The two doors slammed at the same moment, and Weedon Scott waited for Matt to come around to the front. From inside the door came a low whining and sobbing. Then there were long, deep–drawn sniffs.
"You must take good care of him, Matt," Scott said, as they started down the hill. "Write and let me know how he gets along."
"Sure," the dog–musher answered. "But listen to that, will you!"
Both men stopped. White Fang was howling as dogs howl when their masters lie dead. He was voicing an utter woe, his cry bursting upward in great heart–breaking rushes, dying down into quavering misery, and bursting upward again with a rush upon rush of grief.
The Aurora was the first steamboat of the year for the Outside, and her decks were jammed with prosperous adventurers and broken gold seekers, all equally as mad to get to the Outside as they had been originally to get to the Inside. Near the gang–plank, Scott was shaking hands with Matt, who was preparing to go ashore. But Matt's hand went limp in the other's grasp as his gaze shot past and remained fixed on something behind him. Scott turned to see. Sitting on the deck several feet away and watching wistfully was White Fang.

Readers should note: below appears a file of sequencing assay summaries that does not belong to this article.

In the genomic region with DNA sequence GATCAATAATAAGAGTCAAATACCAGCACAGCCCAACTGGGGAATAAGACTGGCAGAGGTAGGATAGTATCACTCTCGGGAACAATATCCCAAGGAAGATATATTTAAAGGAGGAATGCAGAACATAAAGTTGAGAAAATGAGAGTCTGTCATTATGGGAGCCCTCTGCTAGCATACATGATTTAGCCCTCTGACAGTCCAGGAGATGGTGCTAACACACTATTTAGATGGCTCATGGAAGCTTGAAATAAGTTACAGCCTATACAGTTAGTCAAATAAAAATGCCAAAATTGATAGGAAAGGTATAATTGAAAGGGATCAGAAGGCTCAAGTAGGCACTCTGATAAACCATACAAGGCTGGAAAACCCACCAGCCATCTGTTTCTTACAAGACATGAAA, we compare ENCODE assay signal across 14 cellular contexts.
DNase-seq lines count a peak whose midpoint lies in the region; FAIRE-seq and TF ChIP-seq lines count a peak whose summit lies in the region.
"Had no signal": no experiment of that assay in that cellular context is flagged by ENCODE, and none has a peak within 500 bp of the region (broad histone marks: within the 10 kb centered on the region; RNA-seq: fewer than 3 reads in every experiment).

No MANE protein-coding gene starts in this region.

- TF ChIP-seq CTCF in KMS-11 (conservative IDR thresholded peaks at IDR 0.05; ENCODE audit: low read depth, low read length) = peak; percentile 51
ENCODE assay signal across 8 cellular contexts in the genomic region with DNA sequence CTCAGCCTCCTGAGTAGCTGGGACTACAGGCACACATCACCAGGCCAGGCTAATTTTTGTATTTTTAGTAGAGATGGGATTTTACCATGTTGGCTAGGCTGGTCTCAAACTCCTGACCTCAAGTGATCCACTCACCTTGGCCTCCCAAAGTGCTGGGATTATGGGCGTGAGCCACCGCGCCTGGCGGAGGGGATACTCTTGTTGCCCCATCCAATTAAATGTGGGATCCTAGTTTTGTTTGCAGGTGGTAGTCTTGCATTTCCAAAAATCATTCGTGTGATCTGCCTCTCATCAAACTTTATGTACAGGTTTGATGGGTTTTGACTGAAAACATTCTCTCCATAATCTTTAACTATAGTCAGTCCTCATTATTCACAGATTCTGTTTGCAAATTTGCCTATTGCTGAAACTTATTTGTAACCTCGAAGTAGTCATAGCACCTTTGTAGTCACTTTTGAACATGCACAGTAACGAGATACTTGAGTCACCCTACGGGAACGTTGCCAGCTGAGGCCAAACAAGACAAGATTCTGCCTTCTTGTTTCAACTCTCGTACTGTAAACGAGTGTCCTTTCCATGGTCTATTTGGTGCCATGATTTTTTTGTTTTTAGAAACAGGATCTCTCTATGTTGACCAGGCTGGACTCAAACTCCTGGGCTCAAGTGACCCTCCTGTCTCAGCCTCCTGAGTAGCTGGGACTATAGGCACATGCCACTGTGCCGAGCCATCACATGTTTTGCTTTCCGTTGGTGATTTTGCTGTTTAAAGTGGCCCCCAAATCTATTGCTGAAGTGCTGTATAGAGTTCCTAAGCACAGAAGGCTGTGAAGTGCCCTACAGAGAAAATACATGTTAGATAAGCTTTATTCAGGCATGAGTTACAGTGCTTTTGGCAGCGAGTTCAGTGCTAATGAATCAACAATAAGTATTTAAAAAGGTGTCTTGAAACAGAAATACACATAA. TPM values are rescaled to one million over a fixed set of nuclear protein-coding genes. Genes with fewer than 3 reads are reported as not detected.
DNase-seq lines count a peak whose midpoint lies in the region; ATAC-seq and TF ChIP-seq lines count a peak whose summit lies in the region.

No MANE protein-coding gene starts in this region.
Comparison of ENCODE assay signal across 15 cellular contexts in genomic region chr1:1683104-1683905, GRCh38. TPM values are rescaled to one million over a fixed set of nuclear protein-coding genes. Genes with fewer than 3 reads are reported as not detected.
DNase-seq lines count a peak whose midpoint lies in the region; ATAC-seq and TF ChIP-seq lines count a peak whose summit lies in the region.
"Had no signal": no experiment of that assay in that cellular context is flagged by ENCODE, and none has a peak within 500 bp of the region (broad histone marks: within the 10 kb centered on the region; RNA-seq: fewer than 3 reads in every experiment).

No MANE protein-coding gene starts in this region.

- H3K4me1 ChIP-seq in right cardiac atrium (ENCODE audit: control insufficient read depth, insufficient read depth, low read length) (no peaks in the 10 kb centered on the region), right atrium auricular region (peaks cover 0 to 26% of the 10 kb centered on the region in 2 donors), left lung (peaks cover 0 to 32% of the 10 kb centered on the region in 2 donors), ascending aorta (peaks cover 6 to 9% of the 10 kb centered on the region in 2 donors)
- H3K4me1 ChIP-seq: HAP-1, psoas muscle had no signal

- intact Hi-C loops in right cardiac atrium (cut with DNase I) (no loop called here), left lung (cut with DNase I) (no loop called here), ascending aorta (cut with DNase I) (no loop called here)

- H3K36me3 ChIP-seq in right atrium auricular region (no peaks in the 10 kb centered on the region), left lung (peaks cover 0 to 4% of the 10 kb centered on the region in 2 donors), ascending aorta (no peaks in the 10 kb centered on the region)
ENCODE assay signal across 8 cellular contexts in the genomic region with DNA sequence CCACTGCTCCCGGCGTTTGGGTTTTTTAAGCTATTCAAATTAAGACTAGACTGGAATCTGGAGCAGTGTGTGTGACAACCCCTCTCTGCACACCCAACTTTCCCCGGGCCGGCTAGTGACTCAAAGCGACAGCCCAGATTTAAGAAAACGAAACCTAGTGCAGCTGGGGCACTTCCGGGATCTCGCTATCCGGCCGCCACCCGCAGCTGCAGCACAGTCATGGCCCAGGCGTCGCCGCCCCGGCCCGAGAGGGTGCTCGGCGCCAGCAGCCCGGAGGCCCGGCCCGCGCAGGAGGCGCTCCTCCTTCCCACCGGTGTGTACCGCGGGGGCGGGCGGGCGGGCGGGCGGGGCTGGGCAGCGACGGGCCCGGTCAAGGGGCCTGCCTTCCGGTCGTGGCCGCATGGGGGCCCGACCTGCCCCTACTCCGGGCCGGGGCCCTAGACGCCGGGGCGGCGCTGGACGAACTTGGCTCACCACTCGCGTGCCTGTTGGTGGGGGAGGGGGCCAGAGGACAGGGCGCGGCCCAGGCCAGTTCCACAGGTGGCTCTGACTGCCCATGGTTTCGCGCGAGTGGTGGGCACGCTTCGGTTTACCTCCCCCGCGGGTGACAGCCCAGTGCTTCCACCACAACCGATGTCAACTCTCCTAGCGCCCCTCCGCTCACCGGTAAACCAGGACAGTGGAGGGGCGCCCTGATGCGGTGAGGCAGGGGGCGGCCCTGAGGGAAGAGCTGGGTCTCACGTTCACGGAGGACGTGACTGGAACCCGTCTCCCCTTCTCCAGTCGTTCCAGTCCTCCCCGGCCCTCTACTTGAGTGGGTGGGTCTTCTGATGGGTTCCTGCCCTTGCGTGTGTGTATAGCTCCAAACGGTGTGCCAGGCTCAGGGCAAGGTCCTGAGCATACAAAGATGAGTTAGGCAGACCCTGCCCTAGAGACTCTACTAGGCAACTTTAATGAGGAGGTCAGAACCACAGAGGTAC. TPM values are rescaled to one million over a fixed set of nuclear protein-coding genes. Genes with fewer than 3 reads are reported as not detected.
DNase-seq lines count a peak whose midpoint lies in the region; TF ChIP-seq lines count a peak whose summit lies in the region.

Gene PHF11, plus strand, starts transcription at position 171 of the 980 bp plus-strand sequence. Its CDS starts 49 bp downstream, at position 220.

The dog–musher swore softly, in awe–stricken accents. Scott could only look in wonder.
"Did you lock the front door?" Matt demanded. The other nodded, and asked, "How about the back?"
"You just bet I did," was the fervent reply.
White Fang flattened his ears ingratiatingly, but remained where he was, making no attempt to approach.